Pulmonary embolism (PE) is a serious medical condition, characterized by the partial/complete blockage of an
artery within the lungs. We have previously developed a fast yet effective approach for computer aided detection
of PE in computed topographic pulmonary angiography (CTPA),<sup>1</sup> which is capable of detecting both acute and
chronic PEs, achieving a benchmark performance of 78% sensitivity at 4 false positives (FPs) per volume. By
reviewing the FPs generated by this system, we found the most dominant type of FP, roughly one third of all
FPs, to be lymph/connective tissue. In this paper, we propose a novel approach that specifically aims at reducing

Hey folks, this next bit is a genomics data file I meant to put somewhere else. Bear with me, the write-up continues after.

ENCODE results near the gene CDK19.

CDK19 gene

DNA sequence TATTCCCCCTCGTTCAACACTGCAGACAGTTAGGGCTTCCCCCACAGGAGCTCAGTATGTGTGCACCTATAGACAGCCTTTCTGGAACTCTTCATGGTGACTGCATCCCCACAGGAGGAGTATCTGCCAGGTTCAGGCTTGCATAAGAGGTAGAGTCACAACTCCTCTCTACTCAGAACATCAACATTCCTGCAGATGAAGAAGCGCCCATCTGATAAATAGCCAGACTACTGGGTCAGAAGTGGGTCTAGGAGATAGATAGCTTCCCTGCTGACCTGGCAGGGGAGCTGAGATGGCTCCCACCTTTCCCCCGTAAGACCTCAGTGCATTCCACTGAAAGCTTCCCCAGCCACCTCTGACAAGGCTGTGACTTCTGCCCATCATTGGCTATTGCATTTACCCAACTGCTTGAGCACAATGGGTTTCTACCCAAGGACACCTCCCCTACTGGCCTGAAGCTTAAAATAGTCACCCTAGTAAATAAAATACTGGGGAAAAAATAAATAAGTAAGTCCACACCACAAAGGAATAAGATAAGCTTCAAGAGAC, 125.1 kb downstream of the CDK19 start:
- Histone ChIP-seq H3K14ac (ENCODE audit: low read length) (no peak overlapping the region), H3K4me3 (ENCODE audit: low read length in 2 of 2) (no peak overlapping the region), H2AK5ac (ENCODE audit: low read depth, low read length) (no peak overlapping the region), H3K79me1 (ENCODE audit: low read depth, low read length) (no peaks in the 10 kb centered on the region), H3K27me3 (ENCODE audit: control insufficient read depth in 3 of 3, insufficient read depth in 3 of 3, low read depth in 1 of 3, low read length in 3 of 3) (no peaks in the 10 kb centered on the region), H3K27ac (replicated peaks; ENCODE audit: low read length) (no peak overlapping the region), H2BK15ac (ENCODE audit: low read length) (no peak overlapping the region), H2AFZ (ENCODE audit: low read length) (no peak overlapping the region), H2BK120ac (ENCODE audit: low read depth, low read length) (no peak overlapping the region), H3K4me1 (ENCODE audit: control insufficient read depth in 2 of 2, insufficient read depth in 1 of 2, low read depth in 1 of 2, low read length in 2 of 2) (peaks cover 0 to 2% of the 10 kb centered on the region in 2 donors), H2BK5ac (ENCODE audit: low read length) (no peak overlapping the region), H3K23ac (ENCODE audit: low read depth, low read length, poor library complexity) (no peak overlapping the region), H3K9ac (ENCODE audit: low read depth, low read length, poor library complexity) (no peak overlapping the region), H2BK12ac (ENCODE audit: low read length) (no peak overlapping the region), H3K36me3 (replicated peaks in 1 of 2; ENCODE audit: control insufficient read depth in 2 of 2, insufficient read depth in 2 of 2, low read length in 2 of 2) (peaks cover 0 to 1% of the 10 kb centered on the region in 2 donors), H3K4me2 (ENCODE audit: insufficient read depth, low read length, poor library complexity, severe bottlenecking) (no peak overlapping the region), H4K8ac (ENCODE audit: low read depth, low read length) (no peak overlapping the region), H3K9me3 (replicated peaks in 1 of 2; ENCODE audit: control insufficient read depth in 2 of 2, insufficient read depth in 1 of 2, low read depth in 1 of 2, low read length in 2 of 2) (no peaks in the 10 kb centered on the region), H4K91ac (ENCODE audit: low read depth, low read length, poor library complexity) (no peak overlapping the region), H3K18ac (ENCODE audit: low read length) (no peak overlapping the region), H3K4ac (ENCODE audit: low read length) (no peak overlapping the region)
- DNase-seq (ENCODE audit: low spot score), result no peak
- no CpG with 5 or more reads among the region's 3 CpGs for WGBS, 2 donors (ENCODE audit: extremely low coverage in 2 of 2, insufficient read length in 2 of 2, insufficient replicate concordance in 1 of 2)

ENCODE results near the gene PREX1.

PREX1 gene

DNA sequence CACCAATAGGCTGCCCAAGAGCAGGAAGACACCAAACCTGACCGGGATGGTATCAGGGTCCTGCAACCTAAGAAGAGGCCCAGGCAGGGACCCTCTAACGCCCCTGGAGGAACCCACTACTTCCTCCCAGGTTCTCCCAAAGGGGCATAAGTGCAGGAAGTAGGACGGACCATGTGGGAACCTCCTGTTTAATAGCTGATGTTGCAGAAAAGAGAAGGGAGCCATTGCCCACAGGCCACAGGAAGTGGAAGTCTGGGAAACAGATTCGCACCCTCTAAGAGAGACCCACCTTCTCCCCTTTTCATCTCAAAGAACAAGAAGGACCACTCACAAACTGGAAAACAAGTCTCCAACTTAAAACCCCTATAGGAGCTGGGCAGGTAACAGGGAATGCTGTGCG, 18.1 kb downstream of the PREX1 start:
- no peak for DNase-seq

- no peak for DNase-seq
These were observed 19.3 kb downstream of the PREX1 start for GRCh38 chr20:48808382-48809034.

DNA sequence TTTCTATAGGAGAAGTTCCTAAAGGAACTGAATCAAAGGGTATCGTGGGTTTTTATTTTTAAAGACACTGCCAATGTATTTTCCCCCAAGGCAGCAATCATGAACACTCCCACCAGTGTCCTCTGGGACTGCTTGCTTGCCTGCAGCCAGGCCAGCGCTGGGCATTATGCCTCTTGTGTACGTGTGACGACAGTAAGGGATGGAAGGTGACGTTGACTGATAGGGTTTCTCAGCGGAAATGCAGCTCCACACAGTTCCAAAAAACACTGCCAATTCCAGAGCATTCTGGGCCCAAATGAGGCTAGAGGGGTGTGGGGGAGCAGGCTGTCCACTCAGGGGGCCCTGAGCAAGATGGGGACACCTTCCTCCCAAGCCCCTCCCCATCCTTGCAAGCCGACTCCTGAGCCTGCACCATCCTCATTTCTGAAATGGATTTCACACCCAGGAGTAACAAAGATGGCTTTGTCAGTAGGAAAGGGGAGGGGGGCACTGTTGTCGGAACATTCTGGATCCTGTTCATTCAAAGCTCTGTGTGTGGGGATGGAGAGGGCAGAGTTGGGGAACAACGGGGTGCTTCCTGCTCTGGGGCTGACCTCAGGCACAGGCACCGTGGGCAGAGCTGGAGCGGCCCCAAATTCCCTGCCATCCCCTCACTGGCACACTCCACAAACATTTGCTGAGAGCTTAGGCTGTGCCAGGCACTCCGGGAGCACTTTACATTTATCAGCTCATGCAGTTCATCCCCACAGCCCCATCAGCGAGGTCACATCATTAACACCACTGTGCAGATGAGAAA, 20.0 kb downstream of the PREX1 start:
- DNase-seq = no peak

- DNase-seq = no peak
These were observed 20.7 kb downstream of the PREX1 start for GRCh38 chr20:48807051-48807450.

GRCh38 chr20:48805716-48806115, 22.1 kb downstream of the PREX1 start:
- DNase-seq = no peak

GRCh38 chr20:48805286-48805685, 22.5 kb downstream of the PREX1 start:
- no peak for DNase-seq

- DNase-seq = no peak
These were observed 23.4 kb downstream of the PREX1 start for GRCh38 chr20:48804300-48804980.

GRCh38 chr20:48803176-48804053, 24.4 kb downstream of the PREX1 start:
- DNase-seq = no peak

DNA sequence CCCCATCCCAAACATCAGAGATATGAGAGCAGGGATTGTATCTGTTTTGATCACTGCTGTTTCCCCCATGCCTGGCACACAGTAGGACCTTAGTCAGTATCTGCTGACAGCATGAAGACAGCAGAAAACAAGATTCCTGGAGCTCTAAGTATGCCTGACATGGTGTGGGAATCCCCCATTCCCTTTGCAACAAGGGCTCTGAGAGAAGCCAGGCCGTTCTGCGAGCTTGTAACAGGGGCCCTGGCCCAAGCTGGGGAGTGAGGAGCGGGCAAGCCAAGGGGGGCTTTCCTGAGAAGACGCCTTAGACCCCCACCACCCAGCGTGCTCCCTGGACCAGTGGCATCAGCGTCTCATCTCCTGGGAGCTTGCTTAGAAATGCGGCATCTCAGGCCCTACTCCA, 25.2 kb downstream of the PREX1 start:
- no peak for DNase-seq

this FP type. Our idea is to explicitly exploit the anatomical context configuration of PE and lymph tissue in the
lungs: a lymph FP connects to the airway and is located outside the artery, while a true PE should not connect
to the airway and must be inside the artery. To realize this idea, given a detected candidate (i.e. a cluster of
suspicious voxels), we compute a set of contextual features, including its distance to the airway based on local
distance transform and its relative position to the artery based on fast tensor voting and Hessian "vesselness"
scores. Our tests on unseen cases show that these features can reduce the lymph FPs by 59%, while improving
the overall sensitivity by 3.4%.